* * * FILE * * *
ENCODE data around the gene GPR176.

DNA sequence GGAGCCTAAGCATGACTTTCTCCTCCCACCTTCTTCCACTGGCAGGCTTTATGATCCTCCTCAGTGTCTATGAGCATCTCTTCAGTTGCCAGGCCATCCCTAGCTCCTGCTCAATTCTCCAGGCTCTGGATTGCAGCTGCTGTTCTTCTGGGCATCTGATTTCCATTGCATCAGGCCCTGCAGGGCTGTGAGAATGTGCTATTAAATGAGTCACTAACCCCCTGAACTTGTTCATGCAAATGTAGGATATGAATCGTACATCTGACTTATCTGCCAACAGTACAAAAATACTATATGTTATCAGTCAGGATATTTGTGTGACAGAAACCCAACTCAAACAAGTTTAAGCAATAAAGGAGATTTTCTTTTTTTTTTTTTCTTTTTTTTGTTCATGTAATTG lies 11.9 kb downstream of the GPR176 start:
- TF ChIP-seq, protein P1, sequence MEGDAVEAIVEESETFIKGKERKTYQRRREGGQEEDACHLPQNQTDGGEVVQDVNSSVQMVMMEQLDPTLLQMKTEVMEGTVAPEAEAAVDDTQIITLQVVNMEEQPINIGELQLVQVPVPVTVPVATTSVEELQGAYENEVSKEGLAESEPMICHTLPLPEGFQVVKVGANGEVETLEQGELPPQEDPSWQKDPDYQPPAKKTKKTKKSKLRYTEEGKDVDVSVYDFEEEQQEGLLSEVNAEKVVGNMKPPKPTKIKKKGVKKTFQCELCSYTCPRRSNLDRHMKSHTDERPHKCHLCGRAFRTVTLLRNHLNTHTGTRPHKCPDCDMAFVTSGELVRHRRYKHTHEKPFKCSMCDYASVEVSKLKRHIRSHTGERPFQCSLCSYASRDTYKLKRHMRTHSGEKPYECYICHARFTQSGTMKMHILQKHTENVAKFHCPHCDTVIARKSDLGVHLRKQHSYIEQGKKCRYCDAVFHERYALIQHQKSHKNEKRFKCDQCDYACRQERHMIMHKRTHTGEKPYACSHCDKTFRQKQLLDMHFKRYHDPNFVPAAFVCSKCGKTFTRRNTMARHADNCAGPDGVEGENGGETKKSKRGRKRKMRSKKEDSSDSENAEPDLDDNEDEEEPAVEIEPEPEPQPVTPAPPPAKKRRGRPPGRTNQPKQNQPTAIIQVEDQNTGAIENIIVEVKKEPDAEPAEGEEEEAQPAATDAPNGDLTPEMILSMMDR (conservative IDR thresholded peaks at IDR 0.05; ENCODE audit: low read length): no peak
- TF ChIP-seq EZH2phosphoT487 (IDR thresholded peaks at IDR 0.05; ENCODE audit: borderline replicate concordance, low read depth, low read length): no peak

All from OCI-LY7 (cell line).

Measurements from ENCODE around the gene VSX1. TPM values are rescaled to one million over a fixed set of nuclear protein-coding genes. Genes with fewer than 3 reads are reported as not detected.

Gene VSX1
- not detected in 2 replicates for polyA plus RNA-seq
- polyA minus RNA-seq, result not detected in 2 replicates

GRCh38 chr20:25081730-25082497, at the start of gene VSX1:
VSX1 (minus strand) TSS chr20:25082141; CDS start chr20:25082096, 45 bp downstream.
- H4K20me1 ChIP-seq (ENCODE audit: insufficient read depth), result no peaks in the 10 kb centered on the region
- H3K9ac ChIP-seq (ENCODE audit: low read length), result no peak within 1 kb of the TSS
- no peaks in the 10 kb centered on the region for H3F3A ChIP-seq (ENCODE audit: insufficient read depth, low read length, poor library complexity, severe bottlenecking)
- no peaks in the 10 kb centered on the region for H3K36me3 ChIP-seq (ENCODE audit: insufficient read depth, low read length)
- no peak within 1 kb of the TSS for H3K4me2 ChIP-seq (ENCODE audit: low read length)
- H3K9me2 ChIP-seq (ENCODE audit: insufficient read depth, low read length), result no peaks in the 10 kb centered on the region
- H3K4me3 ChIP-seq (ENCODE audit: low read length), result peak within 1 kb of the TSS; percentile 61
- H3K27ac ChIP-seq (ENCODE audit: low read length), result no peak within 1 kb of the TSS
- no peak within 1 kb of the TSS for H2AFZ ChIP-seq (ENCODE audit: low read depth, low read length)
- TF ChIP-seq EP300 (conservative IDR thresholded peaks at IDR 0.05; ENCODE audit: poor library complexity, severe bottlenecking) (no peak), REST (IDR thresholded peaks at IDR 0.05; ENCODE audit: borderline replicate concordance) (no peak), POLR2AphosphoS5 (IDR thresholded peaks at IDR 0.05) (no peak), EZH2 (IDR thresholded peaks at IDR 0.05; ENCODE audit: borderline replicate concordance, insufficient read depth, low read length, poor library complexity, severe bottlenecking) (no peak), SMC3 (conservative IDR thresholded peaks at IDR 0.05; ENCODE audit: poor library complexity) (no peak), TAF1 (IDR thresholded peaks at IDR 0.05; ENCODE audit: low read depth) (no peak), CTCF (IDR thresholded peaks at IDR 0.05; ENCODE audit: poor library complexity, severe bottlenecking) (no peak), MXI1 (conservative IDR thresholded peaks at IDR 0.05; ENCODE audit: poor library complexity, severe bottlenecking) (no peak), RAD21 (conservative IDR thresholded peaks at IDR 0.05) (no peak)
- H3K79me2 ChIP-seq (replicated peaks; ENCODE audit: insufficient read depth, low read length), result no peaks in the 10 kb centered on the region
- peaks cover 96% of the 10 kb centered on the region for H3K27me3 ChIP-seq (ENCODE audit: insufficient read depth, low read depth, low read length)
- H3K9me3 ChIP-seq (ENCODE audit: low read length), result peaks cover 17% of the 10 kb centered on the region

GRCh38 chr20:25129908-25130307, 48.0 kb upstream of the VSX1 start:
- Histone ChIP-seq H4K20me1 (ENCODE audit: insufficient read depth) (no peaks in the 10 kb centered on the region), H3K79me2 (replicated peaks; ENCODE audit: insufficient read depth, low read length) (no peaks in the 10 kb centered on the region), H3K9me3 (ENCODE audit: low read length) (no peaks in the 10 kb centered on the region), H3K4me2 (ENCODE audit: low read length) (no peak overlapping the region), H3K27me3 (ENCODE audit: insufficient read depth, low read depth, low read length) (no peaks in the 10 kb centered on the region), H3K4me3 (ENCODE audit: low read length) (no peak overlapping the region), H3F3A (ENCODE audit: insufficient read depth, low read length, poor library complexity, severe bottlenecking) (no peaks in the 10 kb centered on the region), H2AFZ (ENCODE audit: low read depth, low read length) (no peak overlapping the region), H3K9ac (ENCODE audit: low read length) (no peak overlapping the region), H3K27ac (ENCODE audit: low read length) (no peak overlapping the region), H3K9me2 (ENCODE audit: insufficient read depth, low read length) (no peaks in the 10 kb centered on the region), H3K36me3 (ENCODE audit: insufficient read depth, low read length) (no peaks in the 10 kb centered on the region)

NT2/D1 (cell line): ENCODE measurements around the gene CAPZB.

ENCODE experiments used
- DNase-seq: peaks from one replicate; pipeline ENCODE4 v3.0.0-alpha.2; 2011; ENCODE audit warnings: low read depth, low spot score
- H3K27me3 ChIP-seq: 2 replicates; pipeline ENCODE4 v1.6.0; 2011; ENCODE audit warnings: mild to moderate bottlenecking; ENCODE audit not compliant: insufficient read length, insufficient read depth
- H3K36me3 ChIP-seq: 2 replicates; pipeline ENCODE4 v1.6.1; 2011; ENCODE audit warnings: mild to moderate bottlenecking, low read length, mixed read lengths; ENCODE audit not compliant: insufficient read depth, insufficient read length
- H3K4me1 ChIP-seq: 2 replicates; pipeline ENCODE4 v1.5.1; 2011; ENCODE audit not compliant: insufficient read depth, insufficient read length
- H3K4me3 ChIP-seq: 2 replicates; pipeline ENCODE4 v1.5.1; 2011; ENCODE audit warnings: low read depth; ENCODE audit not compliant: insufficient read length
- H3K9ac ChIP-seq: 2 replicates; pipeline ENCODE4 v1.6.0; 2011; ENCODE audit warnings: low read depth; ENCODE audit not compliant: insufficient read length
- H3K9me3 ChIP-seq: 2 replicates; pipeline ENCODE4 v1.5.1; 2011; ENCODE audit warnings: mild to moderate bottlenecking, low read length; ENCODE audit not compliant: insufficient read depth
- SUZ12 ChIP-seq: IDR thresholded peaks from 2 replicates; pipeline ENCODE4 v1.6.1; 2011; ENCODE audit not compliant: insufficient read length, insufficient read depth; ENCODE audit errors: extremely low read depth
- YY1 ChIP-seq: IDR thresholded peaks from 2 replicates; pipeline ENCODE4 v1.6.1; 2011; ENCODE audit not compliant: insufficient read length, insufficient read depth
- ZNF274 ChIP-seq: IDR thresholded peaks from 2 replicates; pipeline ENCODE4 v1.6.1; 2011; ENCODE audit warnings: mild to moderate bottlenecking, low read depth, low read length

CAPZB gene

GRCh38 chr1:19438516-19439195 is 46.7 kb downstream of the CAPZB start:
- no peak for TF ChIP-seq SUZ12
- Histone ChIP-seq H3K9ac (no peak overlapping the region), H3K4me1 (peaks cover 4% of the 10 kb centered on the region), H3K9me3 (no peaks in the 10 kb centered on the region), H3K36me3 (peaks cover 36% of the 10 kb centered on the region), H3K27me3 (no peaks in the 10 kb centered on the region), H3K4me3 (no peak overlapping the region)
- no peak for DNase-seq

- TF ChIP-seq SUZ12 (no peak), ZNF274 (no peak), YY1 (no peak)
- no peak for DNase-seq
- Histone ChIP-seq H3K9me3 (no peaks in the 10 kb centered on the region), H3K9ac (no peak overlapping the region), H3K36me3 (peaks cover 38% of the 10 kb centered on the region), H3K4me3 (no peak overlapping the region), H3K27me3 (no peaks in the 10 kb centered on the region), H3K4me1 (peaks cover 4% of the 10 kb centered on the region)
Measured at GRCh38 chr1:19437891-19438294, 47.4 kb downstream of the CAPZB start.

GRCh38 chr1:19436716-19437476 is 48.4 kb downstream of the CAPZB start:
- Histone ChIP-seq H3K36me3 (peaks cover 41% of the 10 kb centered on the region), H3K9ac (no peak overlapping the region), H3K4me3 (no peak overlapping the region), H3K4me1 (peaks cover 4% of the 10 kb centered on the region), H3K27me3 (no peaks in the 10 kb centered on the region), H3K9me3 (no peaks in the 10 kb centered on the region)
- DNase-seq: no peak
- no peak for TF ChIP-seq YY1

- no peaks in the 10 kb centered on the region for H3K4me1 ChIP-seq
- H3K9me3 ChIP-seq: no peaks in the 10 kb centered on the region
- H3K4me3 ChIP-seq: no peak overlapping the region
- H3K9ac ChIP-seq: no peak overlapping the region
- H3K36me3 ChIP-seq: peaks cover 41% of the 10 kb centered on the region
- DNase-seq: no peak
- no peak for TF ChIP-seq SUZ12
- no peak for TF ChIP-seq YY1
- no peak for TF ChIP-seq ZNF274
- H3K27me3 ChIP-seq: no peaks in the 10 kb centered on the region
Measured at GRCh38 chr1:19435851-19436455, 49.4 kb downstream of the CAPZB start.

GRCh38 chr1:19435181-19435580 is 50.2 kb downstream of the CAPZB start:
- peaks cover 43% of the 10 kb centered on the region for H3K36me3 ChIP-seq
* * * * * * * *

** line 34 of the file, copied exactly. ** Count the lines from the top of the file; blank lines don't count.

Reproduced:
- H3K9ac ChIP-seq: 2 replicates; pipeline ENCODE4 v1.6.0; 2011; ENCODE audit warnings: low read depth; ENCODE audit not compliant: insufficient read length